#10 - Tear Down This Wall (Berlin wall)
Ever since the wall separating East and West Berlin was constructed in 1961, it was a symbol of the postwar rift between East and West Germany and the great power struggle of the Cold War. Yet on Nov. 9, 1989, a moment came that shaped Europe's history: East Germany announced that it would open borders with the West. In the celebration that ensued, tens of thousands poured across the boundary and began to dance and chisel away the wall — tearing down 28 years of deadly separation and ushering in a new era. The change would later come to represent the end of the Cold War and the eventual fall of the Soviet Union. The following October, Germany officially became one nation again.
#9 - Standing Up by Sitting Down (Black segregation in the US)
Even though African Americans constituted some 70% of total bus ridership in Montgomery, Ala., Rosa Parks still had trouble keeping her seat on Dec. 1, 1955. It was against the law for her to refuse to give up her seat to a white man, and her subsequent arrest incited the Montgomery Bus Boycott. One year later, the U.S. Supreme Court upheld a lower court's decision that made segregated seating unconstitutional. Parks was known thereafter as the "mother of the civil-rights movement."
#8 - The Ultimate Sacrifice (Vietnam war)
Sometimes an image has the power to change the world. On June 11, 1963, Buddhist monk Thich Quang Duc sat down cross-legged in the middle of a busy street in Saigon, his robes soaked in fuel, and set fire to himself; his body was quickly engulfed in flames. The haunting and horrifying protest against the persecution of Buddhists by the U.S.-backed South Vietnamese regime got results: as more monks began to emulate Thich Quang Duc's example, President Ngo Dinh Diem fell from favor. In November 1963 he was removed from power by a coup d'etat and executed.
#7 - A Shot Heard Round the World (Iran's presidential elections)
Most media coverage of the protests that greeted Iran's widely disparaged presidential election results were already being captured and transmitted by camera phone and text message, so it's perhaps only fitting that the last moments of 26-year-old Neda Agha-Soltan's life were captured on a grainy cell-phone video. The 40-second clip, which has become an Internet sensation, is a graphic testament to the protests' brutal suppression: Neda, searching the camera with helpless eyes, struggles for life after being shot in the chest during a Tehran street demonstration, as bystanders crowd around desperately trying to help. Her name, which is Farsi for voice or calling, has become a rallying cry for the growing opposition movement and a symbol of their resistance.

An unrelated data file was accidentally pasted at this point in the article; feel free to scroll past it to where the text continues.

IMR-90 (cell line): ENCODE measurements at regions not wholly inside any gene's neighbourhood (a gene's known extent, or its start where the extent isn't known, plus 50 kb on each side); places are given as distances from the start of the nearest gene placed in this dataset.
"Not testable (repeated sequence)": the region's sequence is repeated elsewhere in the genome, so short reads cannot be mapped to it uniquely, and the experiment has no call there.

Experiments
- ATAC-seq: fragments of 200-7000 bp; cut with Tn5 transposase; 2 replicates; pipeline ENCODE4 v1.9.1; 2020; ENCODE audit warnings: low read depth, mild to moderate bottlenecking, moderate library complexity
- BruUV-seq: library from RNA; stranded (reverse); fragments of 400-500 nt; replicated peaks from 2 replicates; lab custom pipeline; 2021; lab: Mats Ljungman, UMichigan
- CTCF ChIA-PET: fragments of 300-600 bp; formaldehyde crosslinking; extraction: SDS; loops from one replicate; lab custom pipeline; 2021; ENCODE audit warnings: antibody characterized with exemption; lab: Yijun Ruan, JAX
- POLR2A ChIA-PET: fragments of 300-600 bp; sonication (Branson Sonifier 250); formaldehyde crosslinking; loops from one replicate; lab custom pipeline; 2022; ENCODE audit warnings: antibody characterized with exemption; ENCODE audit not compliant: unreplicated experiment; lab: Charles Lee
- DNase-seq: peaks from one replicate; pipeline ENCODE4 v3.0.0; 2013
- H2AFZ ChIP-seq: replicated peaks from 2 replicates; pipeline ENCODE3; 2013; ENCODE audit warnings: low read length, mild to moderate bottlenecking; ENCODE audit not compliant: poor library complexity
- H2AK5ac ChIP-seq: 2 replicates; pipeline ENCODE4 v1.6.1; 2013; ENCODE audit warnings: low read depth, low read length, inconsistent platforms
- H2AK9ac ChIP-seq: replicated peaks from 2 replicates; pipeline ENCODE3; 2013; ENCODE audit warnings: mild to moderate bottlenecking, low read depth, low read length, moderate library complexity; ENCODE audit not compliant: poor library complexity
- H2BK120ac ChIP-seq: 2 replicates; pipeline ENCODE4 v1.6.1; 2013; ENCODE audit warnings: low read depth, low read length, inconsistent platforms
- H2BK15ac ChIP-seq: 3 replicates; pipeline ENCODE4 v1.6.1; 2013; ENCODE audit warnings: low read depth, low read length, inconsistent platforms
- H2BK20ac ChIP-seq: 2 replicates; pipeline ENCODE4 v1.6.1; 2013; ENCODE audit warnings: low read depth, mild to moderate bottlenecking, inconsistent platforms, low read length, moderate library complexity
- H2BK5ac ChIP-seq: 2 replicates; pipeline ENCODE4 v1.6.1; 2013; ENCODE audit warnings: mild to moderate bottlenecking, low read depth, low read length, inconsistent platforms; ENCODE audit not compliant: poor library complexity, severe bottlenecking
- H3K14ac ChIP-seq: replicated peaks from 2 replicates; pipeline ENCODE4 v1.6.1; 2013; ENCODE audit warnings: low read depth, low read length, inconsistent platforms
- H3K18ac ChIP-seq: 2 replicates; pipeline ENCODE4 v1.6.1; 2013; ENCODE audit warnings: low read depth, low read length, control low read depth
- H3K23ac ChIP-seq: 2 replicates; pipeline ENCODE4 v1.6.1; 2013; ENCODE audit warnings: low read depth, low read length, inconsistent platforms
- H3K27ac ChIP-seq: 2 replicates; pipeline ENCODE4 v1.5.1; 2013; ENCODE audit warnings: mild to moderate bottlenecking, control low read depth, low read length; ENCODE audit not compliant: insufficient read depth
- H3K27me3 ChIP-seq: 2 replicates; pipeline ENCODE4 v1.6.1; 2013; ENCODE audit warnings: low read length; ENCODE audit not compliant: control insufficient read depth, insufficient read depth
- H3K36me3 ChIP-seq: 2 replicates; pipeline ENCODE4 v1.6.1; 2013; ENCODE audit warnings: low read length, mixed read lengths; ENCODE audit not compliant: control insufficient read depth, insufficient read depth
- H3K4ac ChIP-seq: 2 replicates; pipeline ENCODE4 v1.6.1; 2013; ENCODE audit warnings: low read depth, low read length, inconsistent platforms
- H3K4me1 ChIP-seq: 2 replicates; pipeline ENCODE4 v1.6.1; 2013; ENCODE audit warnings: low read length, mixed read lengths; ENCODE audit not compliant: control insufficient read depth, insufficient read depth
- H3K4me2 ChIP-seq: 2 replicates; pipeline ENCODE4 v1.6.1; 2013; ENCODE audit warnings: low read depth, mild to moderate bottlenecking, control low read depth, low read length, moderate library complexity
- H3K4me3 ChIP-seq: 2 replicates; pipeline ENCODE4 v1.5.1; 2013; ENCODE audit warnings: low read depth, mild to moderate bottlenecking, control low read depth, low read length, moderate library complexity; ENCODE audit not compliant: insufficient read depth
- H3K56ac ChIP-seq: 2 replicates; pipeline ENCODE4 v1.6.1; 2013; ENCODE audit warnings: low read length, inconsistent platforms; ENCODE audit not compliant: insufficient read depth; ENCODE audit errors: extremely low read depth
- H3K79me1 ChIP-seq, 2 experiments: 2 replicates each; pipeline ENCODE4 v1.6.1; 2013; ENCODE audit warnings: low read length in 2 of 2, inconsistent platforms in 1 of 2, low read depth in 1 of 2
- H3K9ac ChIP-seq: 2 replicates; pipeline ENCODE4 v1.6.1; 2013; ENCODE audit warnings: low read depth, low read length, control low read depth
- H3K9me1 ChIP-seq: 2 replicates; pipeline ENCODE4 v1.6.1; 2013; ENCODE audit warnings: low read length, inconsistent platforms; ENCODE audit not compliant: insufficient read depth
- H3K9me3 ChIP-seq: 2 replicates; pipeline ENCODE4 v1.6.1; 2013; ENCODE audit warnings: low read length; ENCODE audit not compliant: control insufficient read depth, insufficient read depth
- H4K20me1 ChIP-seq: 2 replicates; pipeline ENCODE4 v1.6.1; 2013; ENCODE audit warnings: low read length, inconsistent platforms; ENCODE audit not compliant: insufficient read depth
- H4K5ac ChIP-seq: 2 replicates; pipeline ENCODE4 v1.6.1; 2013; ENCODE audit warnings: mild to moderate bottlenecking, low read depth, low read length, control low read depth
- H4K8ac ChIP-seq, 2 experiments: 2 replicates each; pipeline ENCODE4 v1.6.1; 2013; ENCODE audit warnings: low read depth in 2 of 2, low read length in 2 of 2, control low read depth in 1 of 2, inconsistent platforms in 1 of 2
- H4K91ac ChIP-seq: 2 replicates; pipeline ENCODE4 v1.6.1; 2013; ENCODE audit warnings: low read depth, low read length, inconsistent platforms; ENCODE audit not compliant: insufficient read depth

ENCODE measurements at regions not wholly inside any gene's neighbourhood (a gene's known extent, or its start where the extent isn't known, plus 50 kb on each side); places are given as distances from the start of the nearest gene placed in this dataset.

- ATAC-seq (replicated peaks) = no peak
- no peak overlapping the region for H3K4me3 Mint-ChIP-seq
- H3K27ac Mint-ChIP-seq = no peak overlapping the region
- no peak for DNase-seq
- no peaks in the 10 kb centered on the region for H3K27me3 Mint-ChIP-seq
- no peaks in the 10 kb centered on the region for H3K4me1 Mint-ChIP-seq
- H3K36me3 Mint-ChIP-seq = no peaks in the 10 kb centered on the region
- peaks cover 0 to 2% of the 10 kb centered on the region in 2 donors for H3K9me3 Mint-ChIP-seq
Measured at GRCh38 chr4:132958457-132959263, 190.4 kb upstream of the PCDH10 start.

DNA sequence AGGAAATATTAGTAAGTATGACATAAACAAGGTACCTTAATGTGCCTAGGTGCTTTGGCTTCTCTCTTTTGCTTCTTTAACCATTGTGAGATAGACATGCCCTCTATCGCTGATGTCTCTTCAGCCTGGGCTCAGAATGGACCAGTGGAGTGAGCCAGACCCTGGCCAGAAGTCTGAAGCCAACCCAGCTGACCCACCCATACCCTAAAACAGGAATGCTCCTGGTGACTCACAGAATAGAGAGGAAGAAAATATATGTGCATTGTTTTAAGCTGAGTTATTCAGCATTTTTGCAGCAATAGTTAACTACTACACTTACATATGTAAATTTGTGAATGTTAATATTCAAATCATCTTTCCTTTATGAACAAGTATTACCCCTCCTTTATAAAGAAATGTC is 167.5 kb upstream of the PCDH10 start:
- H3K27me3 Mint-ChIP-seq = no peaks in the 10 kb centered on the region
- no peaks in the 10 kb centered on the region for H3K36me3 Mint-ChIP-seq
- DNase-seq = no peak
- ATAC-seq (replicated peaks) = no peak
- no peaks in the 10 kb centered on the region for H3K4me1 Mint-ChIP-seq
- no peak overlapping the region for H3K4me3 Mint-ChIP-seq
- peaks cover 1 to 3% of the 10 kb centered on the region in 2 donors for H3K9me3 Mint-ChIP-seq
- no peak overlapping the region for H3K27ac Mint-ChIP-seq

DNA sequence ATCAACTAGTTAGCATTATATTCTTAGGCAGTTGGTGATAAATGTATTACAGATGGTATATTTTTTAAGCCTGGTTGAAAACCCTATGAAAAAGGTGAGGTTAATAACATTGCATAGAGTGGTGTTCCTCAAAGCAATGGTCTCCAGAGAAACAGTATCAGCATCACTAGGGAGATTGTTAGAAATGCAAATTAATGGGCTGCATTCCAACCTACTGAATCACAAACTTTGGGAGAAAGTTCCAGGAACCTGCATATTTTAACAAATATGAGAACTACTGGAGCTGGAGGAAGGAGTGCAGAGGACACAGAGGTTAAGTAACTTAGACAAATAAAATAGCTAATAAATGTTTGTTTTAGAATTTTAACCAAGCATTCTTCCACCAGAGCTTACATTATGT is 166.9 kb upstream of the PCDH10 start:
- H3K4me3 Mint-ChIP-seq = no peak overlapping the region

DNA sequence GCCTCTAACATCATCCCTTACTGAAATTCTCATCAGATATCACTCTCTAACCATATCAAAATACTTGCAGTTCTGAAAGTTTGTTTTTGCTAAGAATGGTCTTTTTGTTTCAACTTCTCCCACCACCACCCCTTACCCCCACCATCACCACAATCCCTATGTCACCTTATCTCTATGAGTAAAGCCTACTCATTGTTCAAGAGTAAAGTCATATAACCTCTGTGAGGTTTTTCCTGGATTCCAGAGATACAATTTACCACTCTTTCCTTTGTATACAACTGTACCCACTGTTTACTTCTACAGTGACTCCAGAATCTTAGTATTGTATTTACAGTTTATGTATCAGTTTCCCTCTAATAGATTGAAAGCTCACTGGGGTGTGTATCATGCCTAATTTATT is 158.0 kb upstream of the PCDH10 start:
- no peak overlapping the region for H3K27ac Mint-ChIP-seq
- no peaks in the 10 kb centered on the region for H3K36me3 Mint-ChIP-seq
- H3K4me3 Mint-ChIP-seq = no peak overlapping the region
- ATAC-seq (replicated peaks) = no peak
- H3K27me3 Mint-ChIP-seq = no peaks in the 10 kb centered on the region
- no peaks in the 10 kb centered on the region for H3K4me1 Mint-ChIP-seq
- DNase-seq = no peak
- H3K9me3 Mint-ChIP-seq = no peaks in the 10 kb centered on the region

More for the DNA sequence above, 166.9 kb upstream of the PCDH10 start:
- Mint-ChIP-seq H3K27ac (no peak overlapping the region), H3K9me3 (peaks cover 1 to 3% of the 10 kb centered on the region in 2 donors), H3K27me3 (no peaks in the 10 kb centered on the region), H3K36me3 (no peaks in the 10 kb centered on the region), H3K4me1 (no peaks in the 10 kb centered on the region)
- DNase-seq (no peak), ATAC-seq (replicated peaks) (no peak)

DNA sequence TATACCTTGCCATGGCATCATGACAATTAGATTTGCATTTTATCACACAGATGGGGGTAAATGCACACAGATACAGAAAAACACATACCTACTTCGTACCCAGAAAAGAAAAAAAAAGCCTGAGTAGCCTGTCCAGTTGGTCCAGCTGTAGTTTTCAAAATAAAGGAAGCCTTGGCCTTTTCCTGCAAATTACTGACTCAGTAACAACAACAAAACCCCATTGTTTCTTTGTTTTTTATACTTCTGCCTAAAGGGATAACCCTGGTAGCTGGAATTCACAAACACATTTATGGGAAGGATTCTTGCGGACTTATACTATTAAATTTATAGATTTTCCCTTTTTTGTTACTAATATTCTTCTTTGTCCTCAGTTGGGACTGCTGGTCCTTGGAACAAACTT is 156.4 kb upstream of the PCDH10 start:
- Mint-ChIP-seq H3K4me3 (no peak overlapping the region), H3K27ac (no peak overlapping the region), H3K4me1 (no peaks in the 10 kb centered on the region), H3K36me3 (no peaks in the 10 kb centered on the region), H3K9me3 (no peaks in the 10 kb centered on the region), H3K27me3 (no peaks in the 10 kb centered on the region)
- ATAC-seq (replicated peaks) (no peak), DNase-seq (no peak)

Link to clip [Scenes of blood] - http://www.dailymotion.com/video/x9oltq_neda-agha-soltan-shot-in-iran_news
#6 - The Fall of Saddam (Tear down of Hussein statue)
While the advisability of the U.S. invasion of Iraq will long be a matter of debate, the overthrow of one of the world's most notorious dictators was inarguably a moment of jubilation for many Iraqis. On April 9, 2003, as U.S. troops moved into Baghdad, Iraqi citizens slipped a noose around the neck of a statue of Saddam Hussein in Firdos Square and dragged it from its plinth with the assistance of a detachment of U.S. Marines and their armored vehicle. The towering statue was subsequently beheaded and dragged through the streets. The effusive demonstration was a stunning symbol of the nation's liberation from Saddam's brutal regime.
#5 - Four Dead in Ohio (Vietnam war again)